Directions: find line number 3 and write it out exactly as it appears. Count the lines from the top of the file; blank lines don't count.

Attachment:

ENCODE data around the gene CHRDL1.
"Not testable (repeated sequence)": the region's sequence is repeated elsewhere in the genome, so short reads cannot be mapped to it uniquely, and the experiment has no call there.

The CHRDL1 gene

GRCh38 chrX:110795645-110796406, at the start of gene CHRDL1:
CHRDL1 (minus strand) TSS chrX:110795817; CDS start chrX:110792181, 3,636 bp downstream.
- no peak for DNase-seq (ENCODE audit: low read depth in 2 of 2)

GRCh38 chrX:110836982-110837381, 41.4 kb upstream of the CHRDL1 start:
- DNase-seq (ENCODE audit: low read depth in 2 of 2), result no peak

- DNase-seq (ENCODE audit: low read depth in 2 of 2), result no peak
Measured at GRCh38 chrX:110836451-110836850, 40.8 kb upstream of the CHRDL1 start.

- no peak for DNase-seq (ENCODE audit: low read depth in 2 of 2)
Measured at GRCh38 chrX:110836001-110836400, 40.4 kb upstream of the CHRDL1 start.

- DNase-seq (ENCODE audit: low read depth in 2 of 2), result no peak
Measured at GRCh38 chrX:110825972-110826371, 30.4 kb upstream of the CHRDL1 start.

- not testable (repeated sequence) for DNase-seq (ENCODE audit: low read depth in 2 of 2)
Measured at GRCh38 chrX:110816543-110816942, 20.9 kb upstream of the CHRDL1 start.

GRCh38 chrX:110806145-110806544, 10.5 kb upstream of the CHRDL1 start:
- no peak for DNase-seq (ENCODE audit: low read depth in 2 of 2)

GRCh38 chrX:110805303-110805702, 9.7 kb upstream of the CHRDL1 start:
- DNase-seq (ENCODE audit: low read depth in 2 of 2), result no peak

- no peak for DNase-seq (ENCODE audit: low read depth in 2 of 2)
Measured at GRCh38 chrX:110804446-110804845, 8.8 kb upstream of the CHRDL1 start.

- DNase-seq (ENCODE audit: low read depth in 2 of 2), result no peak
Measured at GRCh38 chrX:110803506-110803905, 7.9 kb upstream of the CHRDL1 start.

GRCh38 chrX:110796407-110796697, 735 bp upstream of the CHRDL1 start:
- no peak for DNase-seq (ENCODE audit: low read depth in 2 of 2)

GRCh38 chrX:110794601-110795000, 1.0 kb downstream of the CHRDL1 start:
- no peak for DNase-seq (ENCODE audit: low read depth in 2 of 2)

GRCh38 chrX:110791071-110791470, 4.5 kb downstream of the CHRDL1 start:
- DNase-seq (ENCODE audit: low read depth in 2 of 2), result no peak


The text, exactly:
The CHRDL1 gene